How to balance the conflicting demands of home and work has been a debate that has tended to focus upon women’s lives. The debate challenges traditional male and female roles at a time when women are demanding equality.
The recent Mori Social Research Institute report Dads on Dads argues that fathers’ roles have been neglected in this debate, and that “a more equal balance in family responsibilities is key to greater equality between women and men in all spheres”.1
The research explores the needs and expectations of fathers both at home and at work. Albeit modest, the research project set out to explore:
- How involved fathers are in the lives of their families.
- Men’s attitudes towards what it means to be a “father” and how fatherhood relates to the reality of men’s lives who are in employment.
- The barriers faced by men who wish to balance their work and family life.
- Why men do not demand more access to, and use of, family-friendly policies and practices.
Between April and June 2002, 61 qualitative in-depth interviews were conducted with fathers, with some follow-up interviews with partners, and some focus groups with fathers of young children.
As with so much research, caution must be applied to findings. The report acknowledges that “fathers are not a homogeneous group, and there is a wide variety in the roles they play”. Four parent-types are identified:
- The “enforcer dad” who takes an overview role in the family and has prime responsibility for discipline.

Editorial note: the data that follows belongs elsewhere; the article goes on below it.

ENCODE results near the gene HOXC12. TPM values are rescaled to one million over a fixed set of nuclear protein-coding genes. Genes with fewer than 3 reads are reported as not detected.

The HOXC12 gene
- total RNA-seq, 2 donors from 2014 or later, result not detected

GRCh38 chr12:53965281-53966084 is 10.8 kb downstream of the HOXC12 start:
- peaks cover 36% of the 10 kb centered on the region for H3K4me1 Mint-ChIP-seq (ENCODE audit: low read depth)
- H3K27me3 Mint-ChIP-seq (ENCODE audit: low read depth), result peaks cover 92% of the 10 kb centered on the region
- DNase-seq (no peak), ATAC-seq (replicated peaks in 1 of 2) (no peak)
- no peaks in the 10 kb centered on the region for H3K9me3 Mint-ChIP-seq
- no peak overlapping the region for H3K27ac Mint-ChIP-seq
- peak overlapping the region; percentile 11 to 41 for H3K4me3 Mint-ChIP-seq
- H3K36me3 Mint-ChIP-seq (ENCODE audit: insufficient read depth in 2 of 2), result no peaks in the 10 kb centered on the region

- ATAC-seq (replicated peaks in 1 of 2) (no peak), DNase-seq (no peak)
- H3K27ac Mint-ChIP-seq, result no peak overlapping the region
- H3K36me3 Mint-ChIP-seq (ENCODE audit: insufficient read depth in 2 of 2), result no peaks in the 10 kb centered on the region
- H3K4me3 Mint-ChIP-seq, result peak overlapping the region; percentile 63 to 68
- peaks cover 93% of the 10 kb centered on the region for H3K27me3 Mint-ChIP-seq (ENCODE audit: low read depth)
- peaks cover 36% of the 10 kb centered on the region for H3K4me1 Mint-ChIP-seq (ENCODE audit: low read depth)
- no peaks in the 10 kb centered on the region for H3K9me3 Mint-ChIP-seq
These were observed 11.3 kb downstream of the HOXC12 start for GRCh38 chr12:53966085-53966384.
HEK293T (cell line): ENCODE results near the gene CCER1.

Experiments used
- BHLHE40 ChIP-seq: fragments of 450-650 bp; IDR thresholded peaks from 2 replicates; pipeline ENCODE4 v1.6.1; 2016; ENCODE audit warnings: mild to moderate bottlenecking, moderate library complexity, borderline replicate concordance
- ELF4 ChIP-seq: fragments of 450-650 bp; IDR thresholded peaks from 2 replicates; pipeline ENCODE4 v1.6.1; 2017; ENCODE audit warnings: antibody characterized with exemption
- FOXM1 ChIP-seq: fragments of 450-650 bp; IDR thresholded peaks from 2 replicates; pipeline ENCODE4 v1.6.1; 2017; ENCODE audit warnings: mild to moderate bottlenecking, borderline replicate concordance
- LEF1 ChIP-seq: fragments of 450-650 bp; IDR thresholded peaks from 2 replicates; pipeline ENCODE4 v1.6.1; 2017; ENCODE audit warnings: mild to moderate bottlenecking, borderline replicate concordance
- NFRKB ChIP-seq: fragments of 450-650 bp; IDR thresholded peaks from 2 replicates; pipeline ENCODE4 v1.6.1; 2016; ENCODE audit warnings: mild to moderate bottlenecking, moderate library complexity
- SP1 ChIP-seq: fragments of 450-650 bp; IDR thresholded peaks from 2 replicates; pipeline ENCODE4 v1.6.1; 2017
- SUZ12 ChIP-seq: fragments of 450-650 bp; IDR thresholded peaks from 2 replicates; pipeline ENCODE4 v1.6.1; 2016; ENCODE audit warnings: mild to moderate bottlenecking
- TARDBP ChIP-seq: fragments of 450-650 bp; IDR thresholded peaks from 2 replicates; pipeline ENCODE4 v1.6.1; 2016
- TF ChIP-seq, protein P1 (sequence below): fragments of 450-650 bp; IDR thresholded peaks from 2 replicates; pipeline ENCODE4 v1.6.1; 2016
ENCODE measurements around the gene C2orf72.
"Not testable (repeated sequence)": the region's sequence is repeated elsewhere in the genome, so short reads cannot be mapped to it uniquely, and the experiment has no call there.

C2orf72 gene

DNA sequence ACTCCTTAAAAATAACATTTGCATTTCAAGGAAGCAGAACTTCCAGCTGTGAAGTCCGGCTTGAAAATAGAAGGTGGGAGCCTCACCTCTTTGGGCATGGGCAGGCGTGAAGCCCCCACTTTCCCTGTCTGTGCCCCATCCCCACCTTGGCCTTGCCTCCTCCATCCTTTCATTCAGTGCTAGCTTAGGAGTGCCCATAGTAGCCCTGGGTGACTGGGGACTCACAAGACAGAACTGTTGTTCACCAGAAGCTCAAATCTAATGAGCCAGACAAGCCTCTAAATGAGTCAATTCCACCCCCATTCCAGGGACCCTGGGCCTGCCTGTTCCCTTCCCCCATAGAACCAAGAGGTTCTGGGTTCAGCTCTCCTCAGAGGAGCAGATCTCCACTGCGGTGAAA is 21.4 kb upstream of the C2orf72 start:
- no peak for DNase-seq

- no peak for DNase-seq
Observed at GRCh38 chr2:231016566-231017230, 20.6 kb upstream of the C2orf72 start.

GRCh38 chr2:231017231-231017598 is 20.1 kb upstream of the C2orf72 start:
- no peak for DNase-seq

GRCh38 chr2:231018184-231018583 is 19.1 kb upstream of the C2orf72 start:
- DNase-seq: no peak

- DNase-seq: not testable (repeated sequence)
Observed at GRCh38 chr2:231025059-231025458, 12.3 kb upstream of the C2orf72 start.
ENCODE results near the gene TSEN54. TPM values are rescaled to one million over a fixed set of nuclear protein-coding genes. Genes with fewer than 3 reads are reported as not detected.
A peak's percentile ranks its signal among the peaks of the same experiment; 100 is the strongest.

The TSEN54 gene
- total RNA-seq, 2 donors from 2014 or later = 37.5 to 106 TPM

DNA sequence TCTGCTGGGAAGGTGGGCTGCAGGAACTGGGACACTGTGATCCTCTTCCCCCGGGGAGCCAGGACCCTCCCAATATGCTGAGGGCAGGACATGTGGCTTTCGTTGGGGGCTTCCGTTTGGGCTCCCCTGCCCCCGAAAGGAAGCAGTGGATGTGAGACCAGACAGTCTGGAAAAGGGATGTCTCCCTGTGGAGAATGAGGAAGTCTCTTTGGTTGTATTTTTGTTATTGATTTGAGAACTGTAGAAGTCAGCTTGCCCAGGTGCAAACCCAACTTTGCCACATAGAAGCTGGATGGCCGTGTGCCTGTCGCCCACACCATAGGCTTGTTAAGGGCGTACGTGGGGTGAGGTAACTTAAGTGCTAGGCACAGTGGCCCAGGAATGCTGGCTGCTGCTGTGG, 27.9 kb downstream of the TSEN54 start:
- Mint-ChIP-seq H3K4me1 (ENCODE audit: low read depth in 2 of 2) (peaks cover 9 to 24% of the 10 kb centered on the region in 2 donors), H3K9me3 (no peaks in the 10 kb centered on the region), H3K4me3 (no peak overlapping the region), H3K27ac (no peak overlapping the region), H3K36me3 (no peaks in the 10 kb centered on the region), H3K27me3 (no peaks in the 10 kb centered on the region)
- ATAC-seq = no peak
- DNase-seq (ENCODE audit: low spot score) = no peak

- “Entertainer dad” who is involved with their children mostly in terms of play and leisure activities.
- “Useful dad” who performs many child care tasks but generally as a helper to their partner.
- “Fully-involved dad” who takes the lead in child care and the tasks associated with it for substantial parts of the week.
The report look at the tensions between the breadwinner role and the desire to “be there for their children”, tensions that are exacerbated by the “long-hours workplace cultures”. There is evidence of a reluctance to challenge inflexible work patterns, and an absence of family-friendly policies in their organisations. Many men in the survey were asking for greater flexibility and understanding from their employers, to enable them to be more confident in being there for their children at short notice. There was a broad welcome for statutory paternity leave, but a complaint that a level set at £100 is prohibitive for fathers who cannot afford a drop in income.
The social policy and practice implications for social work are considerable. This report encourages us to apply the holistic approach to the whole family. Although the report focuses on “intact” families -Êwhere both parents are in their first marriage -Êthere are also wide implications for “reconstituted” families – where parents have remarried and children have step-parents -Êand the ways in which fathers’ roles are understood and assessed during the divorce process.
The report also highlights how the high cost of child care makes it uneconomic in many families for both parents to work and so reinforces the men at work and women at home divide. So, one of the most important factors in increasing choice of roles for mothers and fathers is the gender gap in pay, which “encourages the traditional parenting roles of mother as carer and father as breadwinner to be the norm”. There is still a long way to go.
Bernard Moss is a principal lecturer in social work and applied social studies, and a learning and teaching fellow at Staffordshire University. He can be contacted at firstname.lastname@example.org
1 W Hatten, L Vintner and R Williams, Dads on Dads: Needs and Expectations at Home and at Work, Equal Opportunities Commission, 2002. Go to www.eoc.org.uk/research